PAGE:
About 27% of households — 90 million Americans — are unbanked or underbanked, with more than two in five of those (42%) earning less than $30,000 a year, the chairman of the Federal Deposit Insurance Corp. (FDIC) said Friday.
Speaking at the agency’s seventh annual FDIC Consumer Research Symposium, Board Chairman Martin Gruenberg added that – based on the most recent data available — nearly half of Hispanic and African-American households each are un- or under-banked, at 46% and 49%, respectively.
Additionally, he said about half (46%) of households headed by a working-age individual with a disability are un- or under-banked.
The data, Gruenberg said, were gathered from the FDIC’s National Survey of Unbanked and Underbanked Households, conducted every two years in partnership with the U.S. Census Bureau.
“This data—and related research from the FDIC—is regularly cited by financial institutions, non-profit organizations, and public officials as providing a basis for understanding the scope of economic inclusion challenges in their communities and as a starting point for considering approaches that can enhance economic inclusion,” Gruenberg said. “In addition, we have been gratified to see the research community downloading our respondent-level data and conducting independent work to increase understanding in this area.”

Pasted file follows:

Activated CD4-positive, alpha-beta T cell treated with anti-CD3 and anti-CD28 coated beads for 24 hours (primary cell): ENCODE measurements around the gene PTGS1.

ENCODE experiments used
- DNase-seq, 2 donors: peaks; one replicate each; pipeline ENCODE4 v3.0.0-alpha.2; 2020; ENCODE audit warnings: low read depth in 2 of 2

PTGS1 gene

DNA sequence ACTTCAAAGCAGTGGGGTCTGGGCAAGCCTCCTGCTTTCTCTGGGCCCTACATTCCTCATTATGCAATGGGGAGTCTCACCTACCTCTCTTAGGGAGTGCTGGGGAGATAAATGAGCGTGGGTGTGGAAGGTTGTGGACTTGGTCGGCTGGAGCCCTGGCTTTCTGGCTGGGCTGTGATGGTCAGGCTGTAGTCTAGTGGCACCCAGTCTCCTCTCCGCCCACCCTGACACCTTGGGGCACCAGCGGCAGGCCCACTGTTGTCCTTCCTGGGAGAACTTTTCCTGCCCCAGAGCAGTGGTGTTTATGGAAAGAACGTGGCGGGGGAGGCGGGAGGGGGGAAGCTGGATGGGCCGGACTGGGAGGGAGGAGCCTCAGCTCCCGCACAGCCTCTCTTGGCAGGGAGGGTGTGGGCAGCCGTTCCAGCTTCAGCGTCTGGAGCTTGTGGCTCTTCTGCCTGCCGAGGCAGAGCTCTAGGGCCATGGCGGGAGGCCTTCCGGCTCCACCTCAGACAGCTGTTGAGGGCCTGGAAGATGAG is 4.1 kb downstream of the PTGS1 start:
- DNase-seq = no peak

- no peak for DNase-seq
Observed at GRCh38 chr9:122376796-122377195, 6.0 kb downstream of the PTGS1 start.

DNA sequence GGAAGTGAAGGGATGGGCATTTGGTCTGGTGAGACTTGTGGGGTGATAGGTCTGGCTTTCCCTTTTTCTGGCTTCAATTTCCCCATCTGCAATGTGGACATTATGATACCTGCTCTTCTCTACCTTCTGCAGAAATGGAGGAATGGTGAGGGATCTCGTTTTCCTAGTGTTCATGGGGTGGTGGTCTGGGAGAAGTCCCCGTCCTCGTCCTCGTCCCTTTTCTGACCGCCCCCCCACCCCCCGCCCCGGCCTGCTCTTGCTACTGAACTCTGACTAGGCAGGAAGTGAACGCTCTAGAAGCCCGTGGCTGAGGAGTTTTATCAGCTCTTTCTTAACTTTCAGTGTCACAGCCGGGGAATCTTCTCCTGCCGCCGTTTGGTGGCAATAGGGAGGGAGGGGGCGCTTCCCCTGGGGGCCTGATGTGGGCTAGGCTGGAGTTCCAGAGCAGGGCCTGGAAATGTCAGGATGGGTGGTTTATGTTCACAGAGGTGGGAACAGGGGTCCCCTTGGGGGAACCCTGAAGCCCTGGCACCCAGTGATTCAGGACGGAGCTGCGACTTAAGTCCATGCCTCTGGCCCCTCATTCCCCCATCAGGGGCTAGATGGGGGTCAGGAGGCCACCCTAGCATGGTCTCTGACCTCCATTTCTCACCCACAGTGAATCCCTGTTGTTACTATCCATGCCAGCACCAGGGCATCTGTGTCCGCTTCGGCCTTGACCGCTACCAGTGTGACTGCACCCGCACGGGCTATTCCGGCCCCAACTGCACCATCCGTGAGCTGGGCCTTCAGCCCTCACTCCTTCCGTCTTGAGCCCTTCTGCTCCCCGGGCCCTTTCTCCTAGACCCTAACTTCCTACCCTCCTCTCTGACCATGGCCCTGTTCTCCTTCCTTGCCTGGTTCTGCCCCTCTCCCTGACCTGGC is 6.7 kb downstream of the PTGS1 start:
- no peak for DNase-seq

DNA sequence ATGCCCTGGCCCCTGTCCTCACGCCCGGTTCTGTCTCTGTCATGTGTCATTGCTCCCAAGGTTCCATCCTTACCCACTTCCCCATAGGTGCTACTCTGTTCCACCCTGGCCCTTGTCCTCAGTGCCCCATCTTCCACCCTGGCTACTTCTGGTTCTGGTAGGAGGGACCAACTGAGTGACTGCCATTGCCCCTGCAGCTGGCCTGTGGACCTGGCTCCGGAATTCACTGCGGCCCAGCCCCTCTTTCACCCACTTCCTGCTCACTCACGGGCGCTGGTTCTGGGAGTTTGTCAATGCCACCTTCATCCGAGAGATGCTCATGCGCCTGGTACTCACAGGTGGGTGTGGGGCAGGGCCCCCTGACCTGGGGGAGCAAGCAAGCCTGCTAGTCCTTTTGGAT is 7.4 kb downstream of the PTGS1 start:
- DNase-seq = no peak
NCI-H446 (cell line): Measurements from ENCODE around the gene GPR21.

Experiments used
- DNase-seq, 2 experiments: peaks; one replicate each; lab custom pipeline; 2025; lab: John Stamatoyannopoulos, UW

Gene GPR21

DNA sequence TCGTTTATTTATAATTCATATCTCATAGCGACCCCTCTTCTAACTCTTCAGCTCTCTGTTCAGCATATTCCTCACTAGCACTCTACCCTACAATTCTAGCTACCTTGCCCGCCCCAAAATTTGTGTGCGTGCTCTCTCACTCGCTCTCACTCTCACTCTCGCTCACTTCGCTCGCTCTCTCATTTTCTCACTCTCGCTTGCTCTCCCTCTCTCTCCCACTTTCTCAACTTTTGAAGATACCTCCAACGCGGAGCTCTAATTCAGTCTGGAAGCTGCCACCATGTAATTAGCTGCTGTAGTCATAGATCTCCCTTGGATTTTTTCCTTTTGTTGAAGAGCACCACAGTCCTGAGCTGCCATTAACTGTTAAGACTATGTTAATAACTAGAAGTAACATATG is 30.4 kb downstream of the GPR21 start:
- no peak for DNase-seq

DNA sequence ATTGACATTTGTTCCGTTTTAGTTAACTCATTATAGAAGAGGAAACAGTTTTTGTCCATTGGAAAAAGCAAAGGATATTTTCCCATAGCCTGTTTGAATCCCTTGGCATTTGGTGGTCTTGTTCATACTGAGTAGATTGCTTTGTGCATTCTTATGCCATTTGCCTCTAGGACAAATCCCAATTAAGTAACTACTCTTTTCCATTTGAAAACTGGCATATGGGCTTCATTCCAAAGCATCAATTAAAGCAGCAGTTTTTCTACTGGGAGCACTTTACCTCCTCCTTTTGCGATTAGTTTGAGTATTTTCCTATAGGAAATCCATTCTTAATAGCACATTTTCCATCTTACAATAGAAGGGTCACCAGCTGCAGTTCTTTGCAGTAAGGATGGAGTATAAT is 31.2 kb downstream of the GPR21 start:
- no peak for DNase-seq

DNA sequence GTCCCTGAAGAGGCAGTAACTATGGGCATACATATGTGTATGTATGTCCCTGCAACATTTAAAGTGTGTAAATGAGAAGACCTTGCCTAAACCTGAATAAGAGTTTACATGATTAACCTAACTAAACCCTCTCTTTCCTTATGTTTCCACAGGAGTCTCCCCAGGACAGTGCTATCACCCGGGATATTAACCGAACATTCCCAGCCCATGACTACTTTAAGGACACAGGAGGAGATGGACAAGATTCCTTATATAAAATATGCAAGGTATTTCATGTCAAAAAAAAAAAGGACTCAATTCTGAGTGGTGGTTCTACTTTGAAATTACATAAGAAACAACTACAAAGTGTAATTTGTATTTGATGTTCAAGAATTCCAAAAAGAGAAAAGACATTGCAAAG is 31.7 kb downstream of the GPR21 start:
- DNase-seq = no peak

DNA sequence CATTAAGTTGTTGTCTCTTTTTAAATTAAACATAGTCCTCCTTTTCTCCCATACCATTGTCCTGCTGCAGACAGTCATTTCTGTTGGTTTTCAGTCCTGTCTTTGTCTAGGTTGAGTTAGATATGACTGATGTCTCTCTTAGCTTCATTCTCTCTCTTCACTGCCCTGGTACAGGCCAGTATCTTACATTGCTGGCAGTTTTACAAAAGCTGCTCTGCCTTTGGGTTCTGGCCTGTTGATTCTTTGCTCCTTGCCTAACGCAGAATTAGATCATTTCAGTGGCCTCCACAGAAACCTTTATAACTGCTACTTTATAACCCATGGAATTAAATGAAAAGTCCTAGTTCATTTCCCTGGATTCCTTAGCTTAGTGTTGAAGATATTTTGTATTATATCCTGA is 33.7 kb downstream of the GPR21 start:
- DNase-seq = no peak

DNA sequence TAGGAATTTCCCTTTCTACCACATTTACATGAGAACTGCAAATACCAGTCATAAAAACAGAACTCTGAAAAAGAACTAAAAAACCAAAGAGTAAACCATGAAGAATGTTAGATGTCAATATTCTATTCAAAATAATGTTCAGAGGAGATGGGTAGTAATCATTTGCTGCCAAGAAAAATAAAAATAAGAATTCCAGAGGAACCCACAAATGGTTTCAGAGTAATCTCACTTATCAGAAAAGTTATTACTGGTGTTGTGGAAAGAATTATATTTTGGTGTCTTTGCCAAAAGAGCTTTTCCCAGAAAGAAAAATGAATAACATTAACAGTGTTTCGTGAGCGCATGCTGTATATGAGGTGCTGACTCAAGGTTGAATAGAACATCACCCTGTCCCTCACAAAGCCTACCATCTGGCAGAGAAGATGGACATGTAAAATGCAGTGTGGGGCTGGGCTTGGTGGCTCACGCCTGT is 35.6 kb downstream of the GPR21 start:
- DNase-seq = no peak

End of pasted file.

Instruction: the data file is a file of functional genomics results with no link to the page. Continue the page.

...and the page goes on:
In other comments, Gruenberg noted that FDIC examiners are placing greater emphasis on “consumer harm.”
He said the risk-based examination approach evaluates whether an institution has established appropriate policies and procedures and taken other measures to ensure that it can offer its products and services in compliance with applicable law, minimizing the risk of consumer harm.
“This emphasis on consumer harm helps ensure that the federal banking agencies are well-positioned to implement the consumer protections embedded in federal law,” he said. “In practice, this means that examiners are focusing less of their attention on technical concerns and more on issues which may actually impact consumers.”
He said the approach to supervising compliance with consumer protection standards has been favorably received by financial institutions, and said banks report that compliance examinations add more value when they bring a focus on potential substantive concerns.